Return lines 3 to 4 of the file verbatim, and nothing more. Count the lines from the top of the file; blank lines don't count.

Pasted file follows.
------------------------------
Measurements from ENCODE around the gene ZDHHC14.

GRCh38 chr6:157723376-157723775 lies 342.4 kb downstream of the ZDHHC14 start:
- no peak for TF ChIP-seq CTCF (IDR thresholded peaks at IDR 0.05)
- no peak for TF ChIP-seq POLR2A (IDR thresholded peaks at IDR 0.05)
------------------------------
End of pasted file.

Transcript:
- no peak for TF ChIP-seq CTCF (IDR thresholded peaks at IDR 0.05)
- no peak for TF ChIP-seq POLR2A (IDR thresholded peaks at IDR 0.05)